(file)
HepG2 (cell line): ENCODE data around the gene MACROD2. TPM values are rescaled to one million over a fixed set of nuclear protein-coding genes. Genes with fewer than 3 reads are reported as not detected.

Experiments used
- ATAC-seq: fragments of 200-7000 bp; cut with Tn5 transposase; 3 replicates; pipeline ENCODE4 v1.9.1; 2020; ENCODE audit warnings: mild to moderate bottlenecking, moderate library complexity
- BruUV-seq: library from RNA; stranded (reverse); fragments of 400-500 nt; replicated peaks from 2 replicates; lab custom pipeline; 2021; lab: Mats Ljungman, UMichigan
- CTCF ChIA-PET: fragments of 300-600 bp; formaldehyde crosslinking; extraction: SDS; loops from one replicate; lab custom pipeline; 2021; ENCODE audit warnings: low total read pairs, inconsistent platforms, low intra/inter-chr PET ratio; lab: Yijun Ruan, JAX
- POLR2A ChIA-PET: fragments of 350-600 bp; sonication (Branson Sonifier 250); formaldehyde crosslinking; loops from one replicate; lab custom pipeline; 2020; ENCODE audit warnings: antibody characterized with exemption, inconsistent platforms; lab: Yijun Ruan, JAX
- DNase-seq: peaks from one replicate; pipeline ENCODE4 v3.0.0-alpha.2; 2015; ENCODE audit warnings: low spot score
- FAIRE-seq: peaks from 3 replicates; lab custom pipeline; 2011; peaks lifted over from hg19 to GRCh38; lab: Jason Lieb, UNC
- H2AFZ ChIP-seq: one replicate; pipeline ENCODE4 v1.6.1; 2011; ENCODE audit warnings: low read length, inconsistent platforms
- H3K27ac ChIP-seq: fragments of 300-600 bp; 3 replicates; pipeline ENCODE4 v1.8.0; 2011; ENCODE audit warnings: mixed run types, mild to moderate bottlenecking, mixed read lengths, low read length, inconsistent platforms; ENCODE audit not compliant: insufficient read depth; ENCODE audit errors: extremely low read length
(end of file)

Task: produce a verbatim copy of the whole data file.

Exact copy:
HepG2 (cell line): ENCODE data around the gene MACROD2. TPM values are rescaled to one million over a fixed set of nuclear protein-coding genes. Genes with fewer than 3 reads are reported as not detected.

Experiments used
- ATAC-seq: fragments of 200-7000 bp; cut with Tn5 transposase; 3 replicates; pipeline ENCODE4 v1.9.1; 2020; ENCODE audit warnings: mild to moderate bottlenecking, moderate library complexity
- BruUV-seq: library from RNA; stranded (reverse); fragments of 400-500 nt; replicated peaks from 2 replicates; lab custom pipeline; 2021; lab: Mats Ljungman, UMichigan
- CTCF ChIA-PET: fragments of 300-600 bp; formaldehyde crosslinking; extraction: SDS; loops from one replicate; lab custom pipeline; 2021; ENCODE audit warnings: low total read pairs, inconsistent platforms, low intra/inter-chr PET ratio; lab: Yijun Ruan, JAX
- POLR2A ChIA-PET: fragments of 350-600 bp; sonication (Branson Sonifier 250); formaldehyde crosslinking; loops from one replicate; lab custom pipeline; 2020; ENCODE audit warnings: antibody characterized with exemption, inconsistent platforms; lab: Yijun Ruan, JAX
- DNase-seq: peaks from one replicate; pipeline ENCODE4 v3.0.0-alpha.2; 2015; ENCODE audit warnings: low spot score
- FAIRE-seq: peaks from 3 replicates; lab custom pipeline; 2011; peaks lifted over from hg19 to GRCh38; lab: Jason Lieb, UNC
- H2AFZ ChIP-seq: one replicate; pipeline ENCODE4 v1.6.1; 2011; ENCODE audit warnings: low read length, inconsistent platforms
- H3K27ac ChIP-seq: fragments of 300-600 bp; 3 replicates; pipeline ENCODE4 v1.8.0; 2011; ENCODE audit warnings: mixed run types, mild to moderate bottlenecking, mixed read lengths, low read length, inconsistent platforms; ENCODE audit not compliant: insufficient read depth; ENCODE audit errors: extremely low read length